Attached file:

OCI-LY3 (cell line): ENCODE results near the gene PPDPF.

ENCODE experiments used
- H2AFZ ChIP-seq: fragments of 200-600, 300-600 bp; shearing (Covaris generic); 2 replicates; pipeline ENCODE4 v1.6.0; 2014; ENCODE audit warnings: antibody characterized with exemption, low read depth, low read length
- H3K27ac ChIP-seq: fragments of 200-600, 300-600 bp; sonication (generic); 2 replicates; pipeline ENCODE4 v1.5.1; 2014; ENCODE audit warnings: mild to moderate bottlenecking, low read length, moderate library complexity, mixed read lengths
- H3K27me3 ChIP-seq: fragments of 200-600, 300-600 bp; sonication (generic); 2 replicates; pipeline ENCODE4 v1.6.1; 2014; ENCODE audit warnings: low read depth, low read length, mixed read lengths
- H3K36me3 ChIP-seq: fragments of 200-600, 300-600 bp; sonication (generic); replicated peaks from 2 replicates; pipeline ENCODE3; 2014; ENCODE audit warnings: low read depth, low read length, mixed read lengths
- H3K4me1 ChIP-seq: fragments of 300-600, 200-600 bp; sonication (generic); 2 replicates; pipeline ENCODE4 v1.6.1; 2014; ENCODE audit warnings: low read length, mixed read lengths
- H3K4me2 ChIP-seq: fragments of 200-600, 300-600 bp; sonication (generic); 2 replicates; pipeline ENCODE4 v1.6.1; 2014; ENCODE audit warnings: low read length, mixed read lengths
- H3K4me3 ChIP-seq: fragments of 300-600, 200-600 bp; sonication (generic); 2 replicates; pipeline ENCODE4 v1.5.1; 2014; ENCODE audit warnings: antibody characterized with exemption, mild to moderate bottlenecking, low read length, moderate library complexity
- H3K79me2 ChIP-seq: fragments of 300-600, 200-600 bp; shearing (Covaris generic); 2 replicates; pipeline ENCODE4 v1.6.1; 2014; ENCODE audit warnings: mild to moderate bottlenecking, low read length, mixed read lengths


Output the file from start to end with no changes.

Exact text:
OCI-LY3 (cell line): ENCODE results near the gene PPDPF.

ENCODE experiments used
- H2AFZ ChIP-seq: fragments of 200-600, 300-600 bp; shearing (Covaris generic); 2 replicates; pipeline ENCODE4 v1.6.0; 2014; ENCODE audit warnings: antibody characterized with exemption, low read depth, low read length
- H3K27ac ChIP-seq: fragments of 200-600, 300-600 bp; sonication (generic); 2 replicates; pipeline ENCODE4 v1.5.1; 2014; ENCODE audit warnings: mild to moderate bottlenecking, low read length, moderate library complexity, mixed read lengths
- H3K27me3 ChIP-seq: fragments of 200-600, 300-600 bp; sonication (generic); 2 replicates; pipeline ENCODE4 v1.6.1; 2014; ENCODE audit warnings: low read depth, low read length, mixed read lengths
- H3K36me3 ChIP-seq: fragments of 200-600, 300-600 bp; sonication (generic); replicated peaks from 2 replicates; pipeline ENCODE3; 2014; ENCODE audit warnings: low read depth, low read length, mixed read lengths
- H3K4me1 ChIP-seq: fragments of 300-600, 200-600 bp; sonication (generic); 2 replicates; pipeline ENCODE4 v1.6.1; 2014; ENCODE audit warnings: low read length, mixed read lengths
- H3K4me2 ChIP-seq: fragments of 200-600, 300-600 bp; sonication (generic); 2 replicates; pipeline ENCODE4 v1.6.1; 2014; ENCODE audit warnings: low read length, mixed read lengths
- H3K4me3 ChIP-seq: fragments of 300-600, 200-600 bp; sonication (generic); 2 replicates; pipeline ENCODE4 v1.5.1; 2014; ENCODE audit warnings: antibody characterized with exemption, mild to moderate bottlenecking, low read length, moderate library complexity
- H3K79me2 ChIP-seq: fragments of 300-600, 200-600 bp; shearing (Covaris generic); 2 replicates; pipeline ENCODE4 v1.6.1; 2014; ENCODE audit warnings: mild to moderate bottlenecking, low read length, mixed read lengths